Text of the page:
Energy extraction from the biologic battery in the inner ear
Author(s)Bandyopadhyay, Saurav; Chandrakasan, Anantha P.; Mercier, Patrick Philip; Lysaght, Andrew Christopher; Stankovic, Konstantina M.
MetadataShow full item record
Endocochlear potential (EP) is a battery-like electrochemical gradient found in and actively maintained by the inner ear [superscript 1, 2]. Here we demonstrate that the mammalian EP can be used as a power source for electronic devices. We achieved this by designing an anatomically sized, ultra-low quiescent-power energy harvester chip integrated with a wireless sensor capable of monitoring the EP itself. Although other forms of in vivo energy harvesting have been described in lower organisms [superscript 3, 4, 5], and thermoelectric [superscript 6], piezoelectric [superscript 7] and biofuel [superscript 8, 9] devices are promising for mammalian applications, there have been few, if any, in vivo demonstrations in the vicinity of the ear, eye and brain. In this work, the chip extracted a minimum of 1.12 nW from the EP of a guinea pig for up to 5 h, enabling a 2.4 GHz radio to transmit measurement of the EP every 40–360 s. With future optimization of electrode design, we envision using the biologic battery in the inner ear to power chemical and molecular sensors, or drug-delivery actuators for diagnosis and therapy of hearing loss and other disorders.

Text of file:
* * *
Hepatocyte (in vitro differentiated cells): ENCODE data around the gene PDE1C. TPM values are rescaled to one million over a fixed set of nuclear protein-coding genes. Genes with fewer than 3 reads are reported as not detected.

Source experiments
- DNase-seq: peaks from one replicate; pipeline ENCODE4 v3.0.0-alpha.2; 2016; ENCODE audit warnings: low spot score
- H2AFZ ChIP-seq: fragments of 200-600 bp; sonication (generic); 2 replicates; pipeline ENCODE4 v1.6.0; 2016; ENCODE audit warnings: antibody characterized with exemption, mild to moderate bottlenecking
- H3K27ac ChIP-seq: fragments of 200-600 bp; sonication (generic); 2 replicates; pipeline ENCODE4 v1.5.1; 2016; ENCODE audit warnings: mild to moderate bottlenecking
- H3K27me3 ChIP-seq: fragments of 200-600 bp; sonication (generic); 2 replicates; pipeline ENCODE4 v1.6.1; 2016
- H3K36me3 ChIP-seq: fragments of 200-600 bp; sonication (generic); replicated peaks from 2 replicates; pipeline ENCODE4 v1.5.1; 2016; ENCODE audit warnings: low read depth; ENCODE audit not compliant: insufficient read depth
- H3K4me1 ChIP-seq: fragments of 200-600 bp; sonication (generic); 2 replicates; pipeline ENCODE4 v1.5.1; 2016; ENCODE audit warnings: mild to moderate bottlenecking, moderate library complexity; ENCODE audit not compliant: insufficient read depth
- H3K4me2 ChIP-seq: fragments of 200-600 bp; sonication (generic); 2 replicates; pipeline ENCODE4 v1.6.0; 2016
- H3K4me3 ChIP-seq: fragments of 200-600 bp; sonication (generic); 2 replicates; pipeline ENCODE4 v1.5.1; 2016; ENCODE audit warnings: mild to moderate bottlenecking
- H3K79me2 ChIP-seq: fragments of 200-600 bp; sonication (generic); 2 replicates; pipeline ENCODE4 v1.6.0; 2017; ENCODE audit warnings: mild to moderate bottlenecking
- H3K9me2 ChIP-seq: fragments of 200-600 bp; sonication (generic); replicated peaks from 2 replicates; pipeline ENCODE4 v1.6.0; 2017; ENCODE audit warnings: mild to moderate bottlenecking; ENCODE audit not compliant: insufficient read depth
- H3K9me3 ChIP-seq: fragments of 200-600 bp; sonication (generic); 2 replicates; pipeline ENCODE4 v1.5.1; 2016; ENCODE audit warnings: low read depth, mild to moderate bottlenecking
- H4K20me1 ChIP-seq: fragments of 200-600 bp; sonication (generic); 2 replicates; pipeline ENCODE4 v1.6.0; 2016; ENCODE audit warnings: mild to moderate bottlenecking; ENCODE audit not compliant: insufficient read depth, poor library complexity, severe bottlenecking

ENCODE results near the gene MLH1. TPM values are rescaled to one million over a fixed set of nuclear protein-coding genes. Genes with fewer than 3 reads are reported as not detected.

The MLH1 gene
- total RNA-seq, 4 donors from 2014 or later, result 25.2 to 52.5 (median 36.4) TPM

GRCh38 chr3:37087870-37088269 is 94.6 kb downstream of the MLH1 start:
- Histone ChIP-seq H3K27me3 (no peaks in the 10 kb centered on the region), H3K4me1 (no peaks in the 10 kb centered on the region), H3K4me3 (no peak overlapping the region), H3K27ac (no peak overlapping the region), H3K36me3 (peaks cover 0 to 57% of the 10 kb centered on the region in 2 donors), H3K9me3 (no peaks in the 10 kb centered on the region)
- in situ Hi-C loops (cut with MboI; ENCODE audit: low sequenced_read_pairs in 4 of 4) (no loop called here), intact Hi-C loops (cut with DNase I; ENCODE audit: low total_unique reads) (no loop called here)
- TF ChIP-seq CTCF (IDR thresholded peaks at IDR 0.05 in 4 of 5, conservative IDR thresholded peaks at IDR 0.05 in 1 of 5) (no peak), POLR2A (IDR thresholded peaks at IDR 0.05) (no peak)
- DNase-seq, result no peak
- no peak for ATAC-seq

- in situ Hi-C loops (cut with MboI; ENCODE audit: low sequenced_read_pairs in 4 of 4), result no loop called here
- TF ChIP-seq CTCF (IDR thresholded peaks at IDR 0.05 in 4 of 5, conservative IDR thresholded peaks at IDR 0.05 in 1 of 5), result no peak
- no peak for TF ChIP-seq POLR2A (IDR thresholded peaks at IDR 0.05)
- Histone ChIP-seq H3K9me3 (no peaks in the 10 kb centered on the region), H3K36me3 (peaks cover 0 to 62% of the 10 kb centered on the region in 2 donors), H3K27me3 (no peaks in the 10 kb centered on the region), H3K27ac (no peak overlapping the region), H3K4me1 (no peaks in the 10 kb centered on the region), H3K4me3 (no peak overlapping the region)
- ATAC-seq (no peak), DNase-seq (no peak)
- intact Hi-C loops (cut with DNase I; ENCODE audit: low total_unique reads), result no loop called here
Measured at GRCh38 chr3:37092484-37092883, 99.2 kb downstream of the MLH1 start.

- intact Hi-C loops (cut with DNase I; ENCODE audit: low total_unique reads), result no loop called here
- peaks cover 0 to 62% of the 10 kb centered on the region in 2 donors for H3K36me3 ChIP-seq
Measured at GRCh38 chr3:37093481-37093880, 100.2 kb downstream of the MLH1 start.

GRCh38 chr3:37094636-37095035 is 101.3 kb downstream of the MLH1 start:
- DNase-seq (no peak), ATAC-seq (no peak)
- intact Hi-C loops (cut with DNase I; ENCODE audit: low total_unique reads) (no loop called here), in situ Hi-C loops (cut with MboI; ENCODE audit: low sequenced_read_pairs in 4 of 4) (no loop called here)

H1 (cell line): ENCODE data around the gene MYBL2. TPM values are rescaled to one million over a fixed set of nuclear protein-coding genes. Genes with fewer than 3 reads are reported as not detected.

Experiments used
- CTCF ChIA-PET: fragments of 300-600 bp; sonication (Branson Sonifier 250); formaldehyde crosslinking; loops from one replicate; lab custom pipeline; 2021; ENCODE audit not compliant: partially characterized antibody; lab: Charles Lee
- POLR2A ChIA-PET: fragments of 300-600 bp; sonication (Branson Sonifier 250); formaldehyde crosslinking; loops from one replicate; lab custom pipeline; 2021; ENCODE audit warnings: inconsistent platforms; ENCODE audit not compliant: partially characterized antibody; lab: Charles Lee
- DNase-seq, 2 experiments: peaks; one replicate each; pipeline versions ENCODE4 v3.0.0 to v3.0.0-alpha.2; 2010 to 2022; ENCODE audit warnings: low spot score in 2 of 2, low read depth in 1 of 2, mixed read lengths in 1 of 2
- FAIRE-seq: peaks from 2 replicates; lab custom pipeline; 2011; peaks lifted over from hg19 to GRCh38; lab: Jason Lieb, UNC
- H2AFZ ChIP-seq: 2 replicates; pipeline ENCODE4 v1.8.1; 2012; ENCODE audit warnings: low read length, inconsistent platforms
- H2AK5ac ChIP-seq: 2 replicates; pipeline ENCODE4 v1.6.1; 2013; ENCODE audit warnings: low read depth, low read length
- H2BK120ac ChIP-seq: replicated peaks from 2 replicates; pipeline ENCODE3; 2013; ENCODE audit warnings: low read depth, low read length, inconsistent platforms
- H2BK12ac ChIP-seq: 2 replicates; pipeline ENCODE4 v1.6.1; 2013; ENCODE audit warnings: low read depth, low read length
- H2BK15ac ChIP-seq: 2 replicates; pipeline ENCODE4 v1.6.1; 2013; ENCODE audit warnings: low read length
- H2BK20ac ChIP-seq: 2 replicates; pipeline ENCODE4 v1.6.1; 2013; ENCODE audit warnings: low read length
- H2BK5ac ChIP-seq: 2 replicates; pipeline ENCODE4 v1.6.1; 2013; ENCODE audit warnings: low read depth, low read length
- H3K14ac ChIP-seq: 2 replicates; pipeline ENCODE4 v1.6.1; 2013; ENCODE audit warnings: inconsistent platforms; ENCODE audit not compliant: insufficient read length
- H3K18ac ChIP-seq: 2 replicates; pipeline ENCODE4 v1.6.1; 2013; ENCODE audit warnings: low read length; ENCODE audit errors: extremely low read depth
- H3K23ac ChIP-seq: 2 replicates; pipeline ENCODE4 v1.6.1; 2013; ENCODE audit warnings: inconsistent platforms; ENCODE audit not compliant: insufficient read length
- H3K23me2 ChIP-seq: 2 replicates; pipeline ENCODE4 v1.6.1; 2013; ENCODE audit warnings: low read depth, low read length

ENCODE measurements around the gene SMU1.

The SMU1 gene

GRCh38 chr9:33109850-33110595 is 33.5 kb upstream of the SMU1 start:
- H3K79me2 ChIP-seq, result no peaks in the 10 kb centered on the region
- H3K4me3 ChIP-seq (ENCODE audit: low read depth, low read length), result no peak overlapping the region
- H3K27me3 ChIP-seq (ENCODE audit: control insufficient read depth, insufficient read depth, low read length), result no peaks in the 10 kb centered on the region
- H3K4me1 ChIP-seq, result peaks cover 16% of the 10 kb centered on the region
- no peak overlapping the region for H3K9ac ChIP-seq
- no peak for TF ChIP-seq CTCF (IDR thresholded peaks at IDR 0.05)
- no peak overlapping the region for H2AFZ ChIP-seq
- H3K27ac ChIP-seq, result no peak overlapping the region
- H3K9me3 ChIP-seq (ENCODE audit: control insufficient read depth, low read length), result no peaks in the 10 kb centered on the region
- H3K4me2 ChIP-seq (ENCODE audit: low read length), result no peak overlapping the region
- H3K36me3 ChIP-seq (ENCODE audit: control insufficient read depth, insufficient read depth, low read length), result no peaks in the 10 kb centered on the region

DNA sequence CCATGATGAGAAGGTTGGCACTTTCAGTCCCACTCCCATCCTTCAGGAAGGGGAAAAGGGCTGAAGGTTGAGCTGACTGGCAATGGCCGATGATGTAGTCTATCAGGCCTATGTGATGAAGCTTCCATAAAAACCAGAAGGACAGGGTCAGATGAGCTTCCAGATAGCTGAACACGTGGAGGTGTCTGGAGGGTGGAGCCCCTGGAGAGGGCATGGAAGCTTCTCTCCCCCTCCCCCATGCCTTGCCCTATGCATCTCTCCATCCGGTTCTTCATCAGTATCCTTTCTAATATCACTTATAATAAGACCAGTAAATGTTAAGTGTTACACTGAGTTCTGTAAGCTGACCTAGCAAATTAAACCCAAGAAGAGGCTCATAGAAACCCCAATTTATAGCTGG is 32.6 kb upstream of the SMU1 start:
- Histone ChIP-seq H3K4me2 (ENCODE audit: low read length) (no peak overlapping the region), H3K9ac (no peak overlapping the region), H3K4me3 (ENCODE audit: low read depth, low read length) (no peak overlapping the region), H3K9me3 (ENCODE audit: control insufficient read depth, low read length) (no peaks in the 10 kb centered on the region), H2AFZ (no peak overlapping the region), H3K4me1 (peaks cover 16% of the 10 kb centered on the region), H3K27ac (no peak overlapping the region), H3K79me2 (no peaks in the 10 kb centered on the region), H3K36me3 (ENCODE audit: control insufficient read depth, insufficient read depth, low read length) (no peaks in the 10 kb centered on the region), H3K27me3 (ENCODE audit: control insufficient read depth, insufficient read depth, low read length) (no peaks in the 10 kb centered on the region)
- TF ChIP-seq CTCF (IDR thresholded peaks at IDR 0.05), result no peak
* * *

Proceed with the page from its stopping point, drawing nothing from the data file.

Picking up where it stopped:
DepartmentHarvard University--MIT Division of Health Sciences and Technology; Massachusetts Institute of Technology. Department of Electrical Engineering and Computer Science; Massachusetts Institute of Technology. Microsystems Technology Laboratories
Nature Publishing Group
Mercier, Patrick P, Andrew C Lysaght, Saurav Bandyopadhyay, Anantha P Chandrakasan, and Konstantina M Stankovic. “Energy Extraction from the Biologic Battery in the Inner Ear.” Nature Biotechnology 30, no. 12 (November 8, 2012): 1240–1243.
Author's final manuscript